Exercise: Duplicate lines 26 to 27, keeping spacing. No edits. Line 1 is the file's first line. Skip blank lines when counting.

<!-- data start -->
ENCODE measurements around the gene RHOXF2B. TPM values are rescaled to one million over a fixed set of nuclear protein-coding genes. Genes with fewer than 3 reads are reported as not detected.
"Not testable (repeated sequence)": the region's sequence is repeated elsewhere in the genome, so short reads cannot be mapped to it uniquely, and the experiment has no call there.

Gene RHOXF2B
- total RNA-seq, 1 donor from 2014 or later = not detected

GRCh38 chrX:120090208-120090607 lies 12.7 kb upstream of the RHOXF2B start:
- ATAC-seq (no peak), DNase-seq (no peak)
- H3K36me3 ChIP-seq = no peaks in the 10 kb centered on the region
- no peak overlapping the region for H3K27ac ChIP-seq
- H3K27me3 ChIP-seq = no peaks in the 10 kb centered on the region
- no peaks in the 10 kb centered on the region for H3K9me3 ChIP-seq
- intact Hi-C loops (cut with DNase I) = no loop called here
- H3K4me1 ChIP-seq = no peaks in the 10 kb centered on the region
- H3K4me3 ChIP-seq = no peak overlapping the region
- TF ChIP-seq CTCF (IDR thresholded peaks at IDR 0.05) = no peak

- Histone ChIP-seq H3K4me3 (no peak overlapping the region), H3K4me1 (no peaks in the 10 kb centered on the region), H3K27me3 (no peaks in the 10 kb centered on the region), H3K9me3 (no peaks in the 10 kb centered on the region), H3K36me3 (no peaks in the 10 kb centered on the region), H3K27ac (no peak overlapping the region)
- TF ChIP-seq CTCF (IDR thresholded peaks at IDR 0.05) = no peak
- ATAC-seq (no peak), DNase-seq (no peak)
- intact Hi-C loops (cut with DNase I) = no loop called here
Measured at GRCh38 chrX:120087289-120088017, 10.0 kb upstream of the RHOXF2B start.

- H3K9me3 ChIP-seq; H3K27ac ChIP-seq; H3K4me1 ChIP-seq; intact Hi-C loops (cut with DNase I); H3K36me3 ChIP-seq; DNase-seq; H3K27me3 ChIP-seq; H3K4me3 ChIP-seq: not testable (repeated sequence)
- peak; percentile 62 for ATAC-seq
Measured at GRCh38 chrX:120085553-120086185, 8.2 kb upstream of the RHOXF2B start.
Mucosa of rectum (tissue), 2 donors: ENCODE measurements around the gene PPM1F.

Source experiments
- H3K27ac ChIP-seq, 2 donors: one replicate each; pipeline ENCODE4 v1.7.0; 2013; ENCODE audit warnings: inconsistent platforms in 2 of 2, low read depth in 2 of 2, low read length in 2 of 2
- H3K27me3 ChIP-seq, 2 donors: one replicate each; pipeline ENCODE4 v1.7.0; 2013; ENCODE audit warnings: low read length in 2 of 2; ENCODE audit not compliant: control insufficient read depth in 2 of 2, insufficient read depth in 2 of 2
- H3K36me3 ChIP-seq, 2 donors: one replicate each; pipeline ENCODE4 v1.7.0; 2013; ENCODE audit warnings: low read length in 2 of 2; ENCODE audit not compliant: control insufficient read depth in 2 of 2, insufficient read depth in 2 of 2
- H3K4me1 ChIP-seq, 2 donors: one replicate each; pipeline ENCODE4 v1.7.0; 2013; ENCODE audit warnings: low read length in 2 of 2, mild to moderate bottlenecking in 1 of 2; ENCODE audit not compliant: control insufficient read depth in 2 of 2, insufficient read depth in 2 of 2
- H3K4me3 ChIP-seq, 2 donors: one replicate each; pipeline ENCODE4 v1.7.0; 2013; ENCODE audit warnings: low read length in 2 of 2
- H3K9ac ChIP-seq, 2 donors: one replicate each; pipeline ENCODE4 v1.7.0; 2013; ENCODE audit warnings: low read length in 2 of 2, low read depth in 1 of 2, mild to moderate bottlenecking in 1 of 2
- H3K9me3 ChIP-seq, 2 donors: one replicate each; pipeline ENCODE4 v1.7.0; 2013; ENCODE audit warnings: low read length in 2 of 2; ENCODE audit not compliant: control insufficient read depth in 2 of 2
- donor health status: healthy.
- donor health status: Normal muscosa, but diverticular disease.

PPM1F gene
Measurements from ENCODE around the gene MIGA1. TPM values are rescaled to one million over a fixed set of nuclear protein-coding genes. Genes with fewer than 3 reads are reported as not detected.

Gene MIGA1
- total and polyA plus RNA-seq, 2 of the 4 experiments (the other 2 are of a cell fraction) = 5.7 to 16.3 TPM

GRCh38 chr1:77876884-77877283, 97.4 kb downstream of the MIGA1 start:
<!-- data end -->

- H3K27me3 ChIP-seq, 2 donors: one replicate each; pipeline ENCODE4 v1.7.0; 2013; ENCODE audit warnings: low read length in 2 of 2; ENCODE audit not compliant: control insufficient read depth in 2 of 2, insufficient read depth in 2 of 2
- H3K36me3 ChIP-seq, 2 donors: one replicate each; pipeline ENCODE4 v1.7.0; 2013; ENCODE audit warnings: low read length in 2 of 2; ENCODE audit not compliant: control insufficient read depth in 2 of 2, insufficient read depth in 2 of 2